Structural equation models (SEMs) have been widely adopted for inference of causal interactions in complex networks. Recent examples include unveiling topologies of hidden causal networks over which processes, such as spreading diseases, or rumors propagate. The appeal of SEMs in these settings stems from their simplicity and tractability, since they typically assume linear dependencies among observable variables. Acknowledging the limitations inherent to adopting linear models, the present paper put forth nonlinear SEMs, which account for (possible) nonlinear dependencies among network nodes. The advocated approach leverages kernels as a powerful encompassing framework for nonlinear modeling, and an efficient estimator with affordable tradeoffs is put forth. Interestingly, pursuit of the novel kernel-based approach yields a convex regularized estimator that promotes edge sparsity, a property exhibited by most real world networks, and the resulting optimization problem is amenable to proximal-splitting optimization methods. To this end, solvers with complementary merits are developed by leveraging the alternating direction method of multipliers, and proximal gradient iterations. Experiments conducted on simulated data demonstrate that the novel approach outperforms linear SEMs with respect to edge detection errors. Furthermore, tests on a real gene expression dataset unveil interesting new edges that were not revealed by linear SEMs, which could shed more light on regulatory behavior of human genes.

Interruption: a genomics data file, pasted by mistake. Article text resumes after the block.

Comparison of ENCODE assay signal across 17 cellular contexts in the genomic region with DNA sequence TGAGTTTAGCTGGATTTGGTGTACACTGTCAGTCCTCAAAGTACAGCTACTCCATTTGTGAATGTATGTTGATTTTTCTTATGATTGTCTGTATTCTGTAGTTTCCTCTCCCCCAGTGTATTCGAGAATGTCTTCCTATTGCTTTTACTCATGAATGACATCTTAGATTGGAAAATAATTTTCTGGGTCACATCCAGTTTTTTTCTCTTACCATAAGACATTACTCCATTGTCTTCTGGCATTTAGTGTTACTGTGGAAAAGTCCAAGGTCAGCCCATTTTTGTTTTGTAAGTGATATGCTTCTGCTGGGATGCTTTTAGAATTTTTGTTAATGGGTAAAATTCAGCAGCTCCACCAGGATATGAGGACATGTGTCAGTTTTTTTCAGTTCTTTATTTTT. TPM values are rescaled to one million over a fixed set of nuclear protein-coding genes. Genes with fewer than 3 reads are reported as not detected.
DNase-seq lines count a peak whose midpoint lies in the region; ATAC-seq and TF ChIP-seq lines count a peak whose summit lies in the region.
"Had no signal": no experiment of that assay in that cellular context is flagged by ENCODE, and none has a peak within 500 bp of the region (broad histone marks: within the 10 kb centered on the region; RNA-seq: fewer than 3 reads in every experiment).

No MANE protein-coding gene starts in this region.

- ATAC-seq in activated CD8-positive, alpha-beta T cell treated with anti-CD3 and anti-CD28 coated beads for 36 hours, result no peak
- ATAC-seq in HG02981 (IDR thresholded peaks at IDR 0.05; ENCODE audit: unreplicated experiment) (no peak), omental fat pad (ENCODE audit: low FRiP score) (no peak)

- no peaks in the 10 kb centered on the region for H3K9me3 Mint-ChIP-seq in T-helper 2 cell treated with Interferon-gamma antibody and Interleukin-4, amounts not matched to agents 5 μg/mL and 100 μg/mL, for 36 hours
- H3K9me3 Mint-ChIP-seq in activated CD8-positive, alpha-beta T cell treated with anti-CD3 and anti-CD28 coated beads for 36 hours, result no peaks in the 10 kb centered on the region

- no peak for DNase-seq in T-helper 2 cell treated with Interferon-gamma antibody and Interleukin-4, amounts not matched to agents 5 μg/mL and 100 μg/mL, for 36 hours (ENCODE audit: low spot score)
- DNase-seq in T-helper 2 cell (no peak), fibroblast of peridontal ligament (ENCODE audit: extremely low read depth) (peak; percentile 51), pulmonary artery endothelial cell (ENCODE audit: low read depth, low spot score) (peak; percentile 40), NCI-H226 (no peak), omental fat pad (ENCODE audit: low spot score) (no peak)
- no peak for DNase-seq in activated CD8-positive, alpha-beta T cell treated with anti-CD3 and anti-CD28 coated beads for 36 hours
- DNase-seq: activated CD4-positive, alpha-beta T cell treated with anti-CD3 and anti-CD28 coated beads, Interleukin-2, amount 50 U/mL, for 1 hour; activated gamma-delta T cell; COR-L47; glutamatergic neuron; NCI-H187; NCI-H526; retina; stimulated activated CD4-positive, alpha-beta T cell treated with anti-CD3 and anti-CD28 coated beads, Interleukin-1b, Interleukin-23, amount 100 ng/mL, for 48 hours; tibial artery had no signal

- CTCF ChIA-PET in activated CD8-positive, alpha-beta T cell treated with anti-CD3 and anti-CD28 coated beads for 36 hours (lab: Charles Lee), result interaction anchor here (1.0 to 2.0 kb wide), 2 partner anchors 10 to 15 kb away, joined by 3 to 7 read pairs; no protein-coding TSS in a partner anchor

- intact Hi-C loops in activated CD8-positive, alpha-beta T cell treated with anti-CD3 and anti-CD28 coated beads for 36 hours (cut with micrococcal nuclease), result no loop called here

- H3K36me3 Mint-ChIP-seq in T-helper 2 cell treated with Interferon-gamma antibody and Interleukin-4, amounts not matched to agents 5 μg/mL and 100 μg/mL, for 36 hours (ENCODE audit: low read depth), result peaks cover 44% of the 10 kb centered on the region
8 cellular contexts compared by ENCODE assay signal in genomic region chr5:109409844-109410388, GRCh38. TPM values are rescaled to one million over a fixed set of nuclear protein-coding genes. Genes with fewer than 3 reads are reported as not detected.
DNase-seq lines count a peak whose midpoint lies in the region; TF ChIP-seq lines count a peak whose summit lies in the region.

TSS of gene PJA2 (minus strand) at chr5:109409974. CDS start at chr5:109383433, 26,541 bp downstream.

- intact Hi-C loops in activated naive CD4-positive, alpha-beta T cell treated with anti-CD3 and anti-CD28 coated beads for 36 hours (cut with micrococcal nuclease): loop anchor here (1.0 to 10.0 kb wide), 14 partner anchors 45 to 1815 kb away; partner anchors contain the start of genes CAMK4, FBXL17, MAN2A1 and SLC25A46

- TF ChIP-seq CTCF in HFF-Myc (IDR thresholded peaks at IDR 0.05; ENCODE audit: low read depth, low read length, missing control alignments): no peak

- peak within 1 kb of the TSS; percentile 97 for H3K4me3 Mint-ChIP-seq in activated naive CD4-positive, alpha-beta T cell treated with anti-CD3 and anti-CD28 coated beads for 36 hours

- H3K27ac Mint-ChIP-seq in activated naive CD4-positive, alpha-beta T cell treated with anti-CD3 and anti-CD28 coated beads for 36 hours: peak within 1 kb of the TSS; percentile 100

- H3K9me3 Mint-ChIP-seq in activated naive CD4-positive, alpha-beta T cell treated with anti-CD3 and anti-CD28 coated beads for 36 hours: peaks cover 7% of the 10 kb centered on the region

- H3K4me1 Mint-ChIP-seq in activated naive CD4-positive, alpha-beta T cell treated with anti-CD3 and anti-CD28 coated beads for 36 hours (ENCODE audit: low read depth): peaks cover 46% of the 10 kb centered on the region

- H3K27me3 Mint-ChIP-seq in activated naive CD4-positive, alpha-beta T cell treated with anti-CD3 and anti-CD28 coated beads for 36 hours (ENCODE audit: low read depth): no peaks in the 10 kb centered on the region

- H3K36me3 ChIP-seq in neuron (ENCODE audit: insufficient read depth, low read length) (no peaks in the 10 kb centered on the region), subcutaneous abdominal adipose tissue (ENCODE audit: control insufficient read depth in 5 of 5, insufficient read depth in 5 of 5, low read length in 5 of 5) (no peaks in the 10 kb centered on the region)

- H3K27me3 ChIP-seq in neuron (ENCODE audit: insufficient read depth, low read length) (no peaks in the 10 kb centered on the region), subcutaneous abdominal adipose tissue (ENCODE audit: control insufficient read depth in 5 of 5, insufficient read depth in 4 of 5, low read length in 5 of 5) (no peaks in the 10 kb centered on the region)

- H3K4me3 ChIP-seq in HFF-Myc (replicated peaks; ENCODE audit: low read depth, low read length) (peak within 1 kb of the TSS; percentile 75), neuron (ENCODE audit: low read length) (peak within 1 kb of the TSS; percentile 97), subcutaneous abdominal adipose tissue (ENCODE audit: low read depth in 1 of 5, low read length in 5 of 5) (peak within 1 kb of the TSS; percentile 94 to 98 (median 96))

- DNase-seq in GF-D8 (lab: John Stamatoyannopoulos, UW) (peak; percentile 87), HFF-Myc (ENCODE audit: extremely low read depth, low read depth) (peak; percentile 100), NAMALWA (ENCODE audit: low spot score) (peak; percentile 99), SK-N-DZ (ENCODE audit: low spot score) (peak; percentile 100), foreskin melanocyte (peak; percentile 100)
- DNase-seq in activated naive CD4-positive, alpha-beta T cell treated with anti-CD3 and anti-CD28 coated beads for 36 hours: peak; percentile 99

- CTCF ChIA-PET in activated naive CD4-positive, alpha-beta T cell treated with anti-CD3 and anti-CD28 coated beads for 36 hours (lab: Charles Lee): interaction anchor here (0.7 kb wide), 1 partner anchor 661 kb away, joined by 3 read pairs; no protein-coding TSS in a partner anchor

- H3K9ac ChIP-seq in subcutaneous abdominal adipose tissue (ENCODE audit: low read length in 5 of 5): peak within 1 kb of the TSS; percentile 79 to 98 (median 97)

Bibliographical noteFunding Information:
This work was supported in part by the National Science Foundation under Grant 1500713 and in part by the National Institute for Health under Grant 1R01GM104975-01.
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- Structural equation models
- kernel-based models
- network topology inference
- nonlinear modeling